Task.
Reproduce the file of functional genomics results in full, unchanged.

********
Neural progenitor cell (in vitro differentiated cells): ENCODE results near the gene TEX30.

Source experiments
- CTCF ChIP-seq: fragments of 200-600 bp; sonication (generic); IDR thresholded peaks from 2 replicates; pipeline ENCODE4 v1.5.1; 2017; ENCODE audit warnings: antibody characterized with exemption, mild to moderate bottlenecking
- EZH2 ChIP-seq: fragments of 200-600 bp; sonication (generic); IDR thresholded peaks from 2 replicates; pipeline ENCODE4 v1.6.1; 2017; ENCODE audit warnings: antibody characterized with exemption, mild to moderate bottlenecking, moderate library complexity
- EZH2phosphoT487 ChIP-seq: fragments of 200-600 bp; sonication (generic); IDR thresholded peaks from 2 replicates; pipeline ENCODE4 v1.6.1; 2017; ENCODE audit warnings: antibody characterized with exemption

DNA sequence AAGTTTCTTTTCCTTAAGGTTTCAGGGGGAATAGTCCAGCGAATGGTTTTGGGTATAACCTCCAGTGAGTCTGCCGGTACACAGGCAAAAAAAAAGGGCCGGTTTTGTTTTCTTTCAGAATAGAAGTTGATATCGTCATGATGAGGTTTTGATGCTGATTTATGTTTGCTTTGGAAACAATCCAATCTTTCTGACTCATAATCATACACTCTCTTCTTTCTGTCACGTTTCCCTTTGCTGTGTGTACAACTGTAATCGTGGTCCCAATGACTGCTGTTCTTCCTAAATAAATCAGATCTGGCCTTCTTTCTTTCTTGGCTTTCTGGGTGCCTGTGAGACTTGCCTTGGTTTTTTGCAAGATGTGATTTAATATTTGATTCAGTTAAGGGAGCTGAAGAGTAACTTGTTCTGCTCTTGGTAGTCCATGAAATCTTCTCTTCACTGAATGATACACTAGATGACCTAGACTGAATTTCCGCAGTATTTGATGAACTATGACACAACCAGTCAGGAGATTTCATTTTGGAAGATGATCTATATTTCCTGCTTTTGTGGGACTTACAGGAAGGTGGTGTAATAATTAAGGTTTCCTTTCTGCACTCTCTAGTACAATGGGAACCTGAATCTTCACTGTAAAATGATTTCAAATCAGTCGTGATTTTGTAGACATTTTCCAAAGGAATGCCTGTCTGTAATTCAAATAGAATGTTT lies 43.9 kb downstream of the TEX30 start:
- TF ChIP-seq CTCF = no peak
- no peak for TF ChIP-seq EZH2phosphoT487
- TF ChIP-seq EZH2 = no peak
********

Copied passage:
Neural progenitor cell (in vitro differentiated cells): ENCODE results near the gene TEX30.

Source experiments
- CTCF ChIP-seq: fragments of 200-600 bp; sonication (generic); IDR thresholded peaks from 2 replicates; pipeline ENCODE4 v1.5.1; 2017; ENCODE audit warnings: antibody characterized with exemption, mild to moderate bottlenecking
- EZH2 ChIP-seq: fragments of 200-600 bp; sonication (generic); IDR thresholded peaks from 2 replicates; pipeline ENCODE4 v1.6.1; 2017; ENCODE audit warnings: antibody characterized with exemption, mild to moderate bottlenecking, moderate library complexity
- EZH2phosphoT487 ChIP-seq: fragments of 200-600 bp; sonication (generic); IDR thresholded peaks from 2 replicates; pipeline ENCODE4 v1.6.1; 2017; ENCODE audit warnings: antibody characterized with exemption

DNA sequence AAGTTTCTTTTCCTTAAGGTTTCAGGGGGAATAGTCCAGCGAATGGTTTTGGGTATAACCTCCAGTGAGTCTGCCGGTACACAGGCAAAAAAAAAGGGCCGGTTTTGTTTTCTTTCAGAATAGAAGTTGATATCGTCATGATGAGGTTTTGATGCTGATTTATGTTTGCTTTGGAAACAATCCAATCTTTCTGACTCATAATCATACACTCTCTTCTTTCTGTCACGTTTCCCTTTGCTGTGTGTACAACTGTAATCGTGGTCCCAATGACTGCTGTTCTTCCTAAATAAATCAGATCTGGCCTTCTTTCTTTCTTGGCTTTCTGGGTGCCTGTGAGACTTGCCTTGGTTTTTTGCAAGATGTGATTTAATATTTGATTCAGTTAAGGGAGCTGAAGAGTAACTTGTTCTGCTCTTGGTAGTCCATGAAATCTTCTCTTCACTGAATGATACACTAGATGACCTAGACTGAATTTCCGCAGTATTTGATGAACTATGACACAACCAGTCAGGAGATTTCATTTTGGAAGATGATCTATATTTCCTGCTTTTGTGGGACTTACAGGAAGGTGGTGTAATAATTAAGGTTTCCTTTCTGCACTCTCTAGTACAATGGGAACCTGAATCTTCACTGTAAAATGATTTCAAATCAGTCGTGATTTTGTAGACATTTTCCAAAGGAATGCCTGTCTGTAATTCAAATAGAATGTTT lies 43.9 kb downstream of the TEX30 start:
- TF ChIP-seq CTCF = no peak
- no peak for TF ChIP-seq EZH2phosphoT487
- TF ChIP-seq EZH2 = no peak